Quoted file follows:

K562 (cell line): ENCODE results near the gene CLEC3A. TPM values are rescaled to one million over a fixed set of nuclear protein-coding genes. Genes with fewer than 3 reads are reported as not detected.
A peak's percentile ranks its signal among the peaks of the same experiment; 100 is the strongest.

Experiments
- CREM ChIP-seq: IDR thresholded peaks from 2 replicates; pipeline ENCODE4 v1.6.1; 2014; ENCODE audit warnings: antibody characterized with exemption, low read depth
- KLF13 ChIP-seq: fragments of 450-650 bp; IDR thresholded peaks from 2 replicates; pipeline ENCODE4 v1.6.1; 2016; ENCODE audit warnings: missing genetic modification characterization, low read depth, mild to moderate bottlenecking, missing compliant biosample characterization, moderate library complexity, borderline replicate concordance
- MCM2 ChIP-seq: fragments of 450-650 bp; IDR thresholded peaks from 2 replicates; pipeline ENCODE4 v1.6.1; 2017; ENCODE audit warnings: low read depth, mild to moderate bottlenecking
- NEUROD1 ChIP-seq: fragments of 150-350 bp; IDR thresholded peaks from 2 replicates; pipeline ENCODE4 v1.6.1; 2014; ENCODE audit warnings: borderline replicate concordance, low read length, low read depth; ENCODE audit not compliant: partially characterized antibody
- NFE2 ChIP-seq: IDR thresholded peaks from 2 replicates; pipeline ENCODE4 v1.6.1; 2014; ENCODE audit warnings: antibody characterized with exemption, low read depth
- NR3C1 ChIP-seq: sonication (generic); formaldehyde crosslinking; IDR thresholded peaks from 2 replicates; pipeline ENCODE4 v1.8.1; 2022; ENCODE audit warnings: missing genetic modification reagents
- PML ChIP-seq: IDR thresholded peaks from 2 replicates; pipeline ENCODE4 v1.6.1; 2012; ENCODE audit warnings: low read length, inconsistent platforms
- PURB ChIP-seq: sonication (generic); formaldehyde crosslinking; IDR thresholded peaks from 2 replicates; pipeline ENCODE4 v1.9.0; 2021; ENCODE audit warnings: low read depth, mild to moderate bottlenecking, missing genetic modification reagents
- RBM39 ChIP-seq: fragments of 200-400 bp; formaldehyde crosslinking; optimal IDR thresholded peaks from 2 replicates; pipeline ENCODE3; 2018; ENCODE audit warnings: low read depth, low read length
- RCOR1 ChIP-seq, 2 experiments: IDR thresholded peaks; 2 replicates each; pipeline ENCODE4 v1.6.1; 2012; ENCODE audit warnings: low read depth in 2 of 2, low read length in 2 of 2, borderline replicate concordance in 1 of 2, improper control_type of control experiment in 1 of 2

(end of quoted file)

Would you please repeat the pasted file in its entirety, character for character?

K562 (cell line): ENCODE results near the gene CLEC3A. TPM values are rescaled to one million over a fixed set of nuclear protein-coding genes. Genes with fewer than 3 reads are reported as not detected.
A peak's percentile ranks its signal among the peaks of the same experiment; 100 is the strongest.

Experiments
- CREM ChIP-seq: IDR thresholded peaks from 2 replicates; pipeline ENCODE4 v1.6.1; 2014; ENCODE audit warnings: antibody characterized with exemption, low read depth
- KLF13 ChIP-seq: fragments of 450-650 bp; IDR thresholded peaks from 2 replicates; pipeline ENCODE4 v1.6.1; 2016; ENCODE audit warnings: missing genetic modification characterization, low read depth, mild to moderate bottlenecking, missing compliant biosample characterization, moderate library complexity, borderline replicate concordance
- MCM2 ChIP-seq: fragments of 450-650 bp; IDR thresholded peaks from 2 replicates; pipeline ENCODE4 v1.6.1; 2017; ENCODE audit warnings: low read depth, mild to moderate bottlenecking
- NEUROD1 ChIP-seq: fragments of 150-350 bp; IDR thresholded peaks from 2 replicates; pipeline ENCODE4 v1.6.1; 2014; ENCODE audit warnings: borderline replicate concordance, low read length, low read depth; ENCODE audit not compliant: partially characterized antibody
- NFE2 ChIP-seq: IDR thresholded peaks from 2 replicates; pipeline ENCODE4 v1.6.1; 2014; ENCODE audit warnings: antibody characterized with exemption, low read depth
- NR3C1 ChIP-seq: sonication (generic); formaldehyde crosslinking; IDR thresholded peaks from 2 replicates; pipeline ENCODE4 v1.8.1; 2022; ENCODE audit warnings: missing genetic modification reagents
- PML ChIP-seq: IDR thresholded peaks from 2 replicates; pipeline ENCODE4 v1.6.1; 2012; ENCODE audit warnings: low read length, inconsistent platforms
- PURB ChIP-seq: sonication (generic); formaldehyde crosslinking; IDR thresholded peaks from 2 replicates; pipeline ENCODE4 v1.9.0; 2021; ENCODE audit warnings: low read depth, mild to moderate bottlenecking, missing genetic modification reagents
- RBM39 ChIP-seq: fragments of 200-400 bp; formaldehyde crosslinking; optimal IDR thresholded peaks from 2 replicates; pipeline ENCODE3; 2018; ENCODE audit warnings: low read depth, low read length
- RCOR1 ChIP-seq, 2 experiments: IDR thresholded peaks; 2 replicates each; pipeline ENCODE4 v1.6.1; 2012; ENCODE audit warnings: low read depth in 2 of 2, low read length in 2 of 2, borderline replicate concordance in 1 of 2, improper control_type of control experiment in 1 of 2